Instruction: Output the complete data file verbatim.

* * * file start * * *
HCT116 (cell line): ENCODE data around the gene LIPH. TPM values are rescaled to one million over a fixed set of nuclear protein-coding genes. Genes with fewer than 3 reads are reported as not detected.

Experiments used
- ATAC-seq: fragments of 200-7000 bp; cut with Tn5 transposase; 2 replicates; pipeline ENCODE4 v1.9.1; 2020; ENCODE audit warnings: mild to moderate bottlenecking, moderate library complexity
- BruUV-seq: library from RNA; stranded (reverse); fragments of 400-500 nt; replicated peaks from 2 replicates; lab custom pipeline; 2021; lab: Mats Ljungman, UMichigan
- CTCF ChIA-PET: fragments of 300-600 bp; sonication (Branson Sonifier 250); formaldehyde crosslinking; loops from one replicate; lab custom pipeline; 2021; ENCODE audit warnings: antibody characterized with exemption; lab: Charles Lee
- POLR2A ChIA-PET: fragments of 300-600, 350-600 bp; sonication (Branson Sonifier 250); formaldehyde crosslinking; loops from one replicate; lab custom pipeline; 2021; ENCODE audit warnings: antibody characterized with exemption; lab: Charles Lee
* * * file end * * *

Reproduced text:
HCT116 (cell line): ENCODE data around the gene LIPH. TPM values are rescaled to one million over a fixed set of nuclear protein-coding genes. Genes with fewer than 3 reads are reported as not detected.

Experiments used
- ATAC-seq: fragments of 200-7000 bp; cut with Tn5 transposase; 2 replicates; pipeline ENCODE4 v1.9.1; 2020; ENCODE audit warnings: mild to moderate bottlenecking, moderate library complexity
- BruUV-seq: library from RNA; stranded (reverse); fragments of 400-500 nt; replicated peaks from 2 replicates; lab custom pipeline; 2021; lab: Mats Ljungman, UMichigan
- CTCF ChIA-PET: fragments of 300-600 bp; sonication (Branson Sonifier 250); formaldehyde crosslinking; loops from one replicate; lab custom pipeline; 2021; ENCODE audit warnings: antibody characterized with exemption; lab: Charles Lee
- POLR2A ChIA-PET: fragments of 300-600, 350-600 bp; sonication (Branson Sonifier 250); formaldehyde crosslinking; loops from one replicate; lab custom pipeline; 2021; ENCODE audit warnings: antibody characterized with exemption; lab: Charles Lee